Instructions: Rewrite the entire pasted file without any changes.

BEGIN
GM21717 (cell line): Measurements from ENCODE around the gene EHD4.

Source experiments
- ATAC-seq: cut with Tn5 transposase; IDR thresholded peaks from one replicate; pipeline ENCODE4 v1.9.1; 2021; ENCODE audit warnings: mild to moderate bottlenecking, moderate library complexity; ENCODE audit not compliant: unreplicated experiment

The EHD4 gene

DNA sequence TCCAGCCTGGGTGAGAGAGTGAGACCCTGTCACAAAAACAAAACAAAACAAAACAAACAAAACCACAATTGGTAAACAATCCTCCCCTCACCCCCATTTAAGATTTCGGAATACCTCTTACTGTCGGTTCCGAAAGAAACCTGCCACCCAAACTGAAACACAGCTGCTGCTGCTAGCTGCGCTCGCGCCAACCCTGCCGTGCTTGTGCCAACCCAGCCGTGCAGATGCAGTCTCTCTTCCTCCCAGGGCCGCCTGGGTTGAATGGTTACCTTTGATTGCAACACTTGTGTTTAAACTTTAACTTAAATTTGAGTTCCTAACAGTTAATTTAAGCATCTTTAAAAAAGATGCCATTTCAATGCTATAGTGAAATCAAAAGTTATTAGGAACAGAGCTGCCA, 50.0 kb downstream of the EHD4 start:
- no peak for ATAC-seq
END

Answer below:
GM21717 (cell line): Measurements from ENCODE around the gene EHD4.

Source experiments
- ATAC-seq: cut with Tn5 transposase; IDR thresholded peaks from one replicate; pipeline ENCODE4 v1.9.1; 2021; ENCODE audit warnings: mild to moderate bottlenecking, moderate library complexity; ENCODE audit not compliant: unreplicated experiment

The EHD4 gene

DNA sequence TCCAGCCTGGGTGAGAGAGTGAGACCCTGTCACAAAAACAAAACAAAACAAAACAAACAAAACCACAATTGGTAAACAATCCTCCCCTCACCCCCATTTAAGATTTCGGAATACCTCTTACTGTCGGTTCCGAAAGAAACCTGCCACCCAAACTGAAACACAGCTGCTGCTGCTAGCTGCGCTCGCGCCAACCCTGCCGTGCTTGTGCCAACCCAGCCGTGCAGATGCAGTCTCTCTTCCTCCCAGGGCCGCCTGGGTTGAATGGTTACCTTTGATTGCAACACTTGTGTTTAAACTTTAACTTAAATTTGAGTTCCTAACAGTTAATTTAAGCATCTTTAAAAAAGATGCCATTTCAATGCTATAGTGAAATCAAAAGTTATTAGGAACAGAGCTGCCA, 50.0 kb downstream of the EHD4 start:
- no peak for ATAC-seq